How to find Innovation Ideas in Unexpected Places

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There are several schools of thought about the connection of “innovation” and “small business.”  Hit your search tool and type in “innovation and small business.” What you will find is a plethora of ranking articles about “how” to innovate, “5 steps”, or my favorite “promoting innovation.”  What I’ve noticed to be missing are ways to generate ideas for innovation.  Let’s explore what innovation really is and how to integrate it into your success!!

Level set on Creativity vs. Innovation

Over the years there has been a competition of sorts between the term’s “creativity” and “innovation.”  Alan Weiss and Michel Robert in their sage work on innovation; The Innovation Formula have a fantastic clarifying description of the two words.  They say, “innovating is the systematic anticipation, recognition, and exploitation of creativity and change.”  I think this is one of the best summaries I have ever heard.  Not only does this encompass the idea that innovation is a system, it also identifies that it is reliant on creativity and change.  So how do you build a system around innovation that you can drive culture and propel your business to new heights…you must know where to look for opportunities!!

What happens if…

Blockbuster to Netflix, Myspace to Facebook, Walkman to iPod, the list goes on.  There are just too many examples to list, many very sad, that failed or endured their businesses fundamentally changing because of their inability to innovate.  Many of these companies were at the top of their industry/niche.  It’s certainly reasonable that they were busy “doing” their business and not “anticipating” their business.  As a result, they were negatively impacted by a competitor who exploited creativity and anticipated what was next. 

Size Doesn’t Matter

What size company is the right “size” to focus on innovation?  Well, the answer to that question should be obvious!  We should certainly all agree that every company needs to be focused on innovation.  If you are a part of a multi-national company, innovation is important.  If you own a local landscaping company, innovation is important.  If you provide a service, if you provide a product, innovation is important. No matter what the position or stage or niche of your business, innovation should be recognized as the DNA of growth!!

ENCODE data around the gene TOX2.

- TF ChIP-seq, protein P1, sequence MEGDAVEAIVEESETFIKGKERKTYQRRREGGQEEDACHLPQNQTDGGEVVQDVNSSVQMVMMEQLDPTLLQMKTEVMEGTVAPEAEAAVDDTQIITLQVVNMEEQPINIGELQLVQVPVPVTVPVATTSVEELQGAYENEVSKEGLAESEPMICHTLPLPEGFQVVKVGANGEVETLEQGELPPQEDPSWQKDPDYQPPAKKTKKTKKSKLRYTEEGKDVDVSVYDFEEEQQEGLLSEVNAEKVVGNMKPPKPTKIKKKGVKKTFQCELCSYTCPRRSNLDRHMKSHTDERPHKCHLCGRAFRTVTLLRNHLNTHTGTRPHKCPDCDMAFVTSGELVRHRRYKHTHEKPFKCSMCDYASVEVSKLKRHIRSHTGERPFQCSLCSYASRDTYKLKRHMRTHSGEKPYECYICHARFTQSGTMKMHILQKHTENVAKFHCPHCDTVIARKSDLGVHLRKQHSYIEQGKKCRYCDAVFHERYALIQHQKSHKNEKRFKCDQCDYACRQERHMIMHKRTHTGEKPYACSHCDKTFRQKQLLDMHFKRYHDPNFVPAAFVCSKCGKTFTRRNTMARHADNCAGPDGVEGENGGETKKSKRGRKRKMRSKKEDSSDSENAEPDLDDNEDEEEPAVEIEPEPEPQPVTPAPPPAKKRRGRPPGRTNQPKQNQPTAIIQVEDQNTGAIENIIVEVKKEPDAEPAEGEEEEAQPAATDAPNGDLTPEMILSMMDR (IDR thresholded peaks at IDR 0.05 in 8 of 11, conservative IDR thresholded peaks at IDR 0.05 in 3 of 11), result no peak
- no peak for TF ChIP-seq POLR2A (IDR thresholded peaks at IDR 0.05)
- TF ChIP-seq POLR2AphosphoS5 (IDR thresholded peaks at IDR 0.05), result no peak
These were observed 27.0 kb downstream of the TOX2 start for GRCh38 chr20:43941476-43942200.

The Search for Opportunity       

So, if innovation is of such importance, then what are some of the ways to identify and evaluate innovation opportunities?  One way is to look in areas of your business that might be inconspicuous.  Areas of change, growth, and creativity can be great places to look for ideas.  Below are just a few of the areas that could generate some real possibilities:

Places to look… An example of a question might be…
Unexpected Successes What unexpected product successes have you or your company had recently?
Unexpected Failures What customer segments have proven to be unexpected failures recently?
Unexpected Events Have any expected external and internal events combined in an unexpected way?
Process Weakness What bottlenecks do your processes create?
Changes in Industry or Market Structure What changes are occurring at your competitors?
High Growth Business Areas What areas of your business are growing faster than the industry?
Converging Technologies What would be the ideal convergence of technology in your business?
Demographic Changes How is your mix of customers changing?
Changes in Perception What new purposes have customers purchased your products and services for recently?
New Knowledge What new knowledge has recently become known about your business or to you from another business?
Value Authority What value are you delivering that your customers recognize?

These questions and others are great starting points for identifying areas that can create opportunities for innovation.  It is important however to recognize that once ideas are generated, they must be assessed, developed, and implemented.  So to be clear, developing ideas is really the first step.  But what really matters is that the first step is the one that most small businesses miss.  Building a process and culture for generating innovation is a strong competitive advantage for any small business.  Innovation is the pathway to Blue Ocean markets

Develop a “Blue Ocean” Future

In their book Blue Ocean Strategy, W. Kim and R. Mauborgne refer to “value innovation” as the cornerstone of creating a blue ocean strategy.  The idea of a blue ocean strategy is to invest in non-competitive marketspaces as a way to remove the dynamic of status quo competition and focus on creating value in uncontested places.  It is a natural connection between innovation and blue ocean market opportunities.  Every small business can benefit by looking at their business through the lens of where the competition is not

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